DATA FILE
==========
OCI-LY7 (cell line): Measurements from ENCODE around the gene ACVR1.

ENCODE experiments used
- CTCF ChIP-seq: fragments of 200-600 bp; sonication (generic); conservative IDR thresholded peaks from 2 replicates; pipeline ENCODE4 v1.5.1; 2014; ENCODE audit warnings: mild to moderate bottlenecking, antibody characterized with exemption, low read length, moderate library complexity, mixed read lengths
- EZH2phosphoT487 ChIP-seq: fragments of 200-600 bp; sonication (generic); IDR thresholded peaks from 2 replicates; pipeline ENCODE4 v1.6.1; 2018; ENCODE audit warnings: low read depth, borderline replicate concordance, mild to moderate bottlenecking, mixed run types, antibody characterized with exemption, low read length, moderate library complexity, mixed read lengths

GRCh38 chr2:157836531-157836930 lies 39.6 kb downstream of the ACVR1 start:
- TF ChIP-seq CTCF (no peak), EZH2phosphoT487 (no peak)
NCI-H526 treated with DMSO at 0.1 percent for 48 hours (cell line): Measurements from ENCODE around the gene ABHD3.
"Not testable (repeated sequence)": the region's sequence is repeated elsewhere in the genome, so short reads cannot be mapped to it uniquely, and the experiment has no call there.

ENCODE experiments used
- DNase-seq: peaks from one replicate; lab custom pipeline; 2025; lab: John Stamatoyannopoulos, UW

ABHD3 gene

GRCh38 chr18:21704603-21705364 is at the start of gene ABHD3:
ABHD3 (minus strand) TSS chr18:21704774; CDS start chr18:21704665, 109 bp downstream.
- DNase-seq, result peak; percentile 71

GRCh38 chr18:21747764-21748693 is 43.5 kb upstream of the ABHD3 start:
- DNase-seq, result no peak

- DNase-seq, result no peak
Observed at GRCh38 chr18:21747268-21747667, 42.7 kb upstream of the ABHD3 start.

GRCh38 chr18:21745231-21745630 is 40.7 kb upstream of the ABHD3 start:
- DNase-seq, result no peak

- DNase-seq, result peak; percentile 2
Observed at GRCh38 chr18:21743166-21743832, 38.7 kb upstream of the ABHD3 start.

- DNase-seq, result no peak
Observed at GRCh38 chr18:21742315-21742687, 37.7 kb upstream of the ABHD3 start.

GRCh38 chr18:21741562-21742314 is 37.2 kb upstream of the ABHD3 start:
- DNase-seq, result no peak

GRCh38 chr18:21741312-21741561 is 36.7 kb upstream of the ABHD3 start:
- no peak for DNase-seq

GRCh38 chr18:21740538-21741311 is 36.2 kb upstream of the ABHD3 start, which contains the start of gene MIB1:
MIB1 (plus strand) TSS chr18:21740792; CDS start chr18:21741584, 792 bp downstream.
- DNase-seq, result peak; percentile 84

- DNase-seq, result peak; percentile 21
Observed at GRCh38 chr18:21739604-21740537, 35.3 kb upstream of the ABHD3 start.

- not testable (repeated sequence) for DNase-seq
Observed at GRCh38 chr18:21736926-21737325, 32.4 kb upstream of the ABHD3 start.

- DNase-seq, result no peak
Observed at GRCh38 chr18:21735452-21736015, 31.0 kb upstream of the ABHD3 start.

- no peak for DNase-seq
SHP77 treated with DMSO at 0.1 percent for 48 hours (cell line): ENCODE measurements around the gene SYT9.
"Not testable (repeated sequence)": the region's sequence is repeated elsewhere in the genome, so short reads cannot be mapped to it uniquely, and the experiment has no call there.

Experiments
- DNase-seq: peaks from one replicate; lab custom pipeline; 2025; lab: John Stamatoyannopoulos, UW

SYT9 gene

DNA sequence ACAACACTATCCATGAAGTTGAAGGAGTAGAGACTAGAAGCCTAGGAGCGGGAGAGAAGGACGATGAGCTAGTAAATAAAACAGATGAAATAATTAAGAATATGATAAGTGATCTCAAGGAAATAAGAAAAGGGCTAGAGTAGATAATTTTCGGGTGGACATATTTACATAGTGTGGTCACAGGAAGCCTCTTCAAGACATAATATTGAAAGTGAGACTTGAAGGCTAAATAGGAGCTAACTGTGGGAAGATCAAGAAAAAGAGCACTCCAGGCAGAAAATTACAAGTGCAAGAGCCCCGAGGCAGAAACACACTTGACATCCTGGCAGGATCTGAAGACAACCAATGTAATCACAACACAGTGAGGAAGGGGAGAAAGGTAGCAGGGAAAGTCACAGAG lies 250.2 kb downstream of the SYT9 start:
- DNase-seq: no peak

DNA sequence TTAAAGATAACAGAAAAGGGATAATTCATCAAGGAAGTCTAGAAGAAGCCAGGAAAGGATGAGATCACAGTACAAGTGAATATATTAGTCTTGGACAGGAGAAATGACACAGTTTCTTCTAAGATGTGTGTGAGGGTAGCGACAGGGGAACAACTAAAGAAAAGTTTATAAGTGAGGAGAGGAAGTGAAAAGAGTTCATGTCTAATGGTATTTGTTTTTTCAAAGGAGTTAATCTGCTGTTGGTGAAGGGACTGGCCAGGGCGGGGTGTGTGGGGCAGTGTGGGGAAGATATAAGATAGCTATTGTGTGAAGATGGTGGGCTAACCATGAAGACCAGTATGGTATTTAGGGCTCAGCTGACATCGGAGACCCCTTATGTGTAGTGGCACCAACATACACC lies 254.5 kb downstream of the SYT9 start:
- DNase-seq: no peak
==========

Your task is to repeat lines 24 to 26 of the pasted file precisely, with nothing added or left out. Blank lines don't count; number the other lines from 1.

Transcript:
Observed at GRCh38 chr18:21742315-21742687, 37.7 kb upstream of the ABHD3 start.

GRCh38 chr18:21741562-21742314 is 37.2 kb upstream of the ABHD3 start:
- DNase-seq, result no peak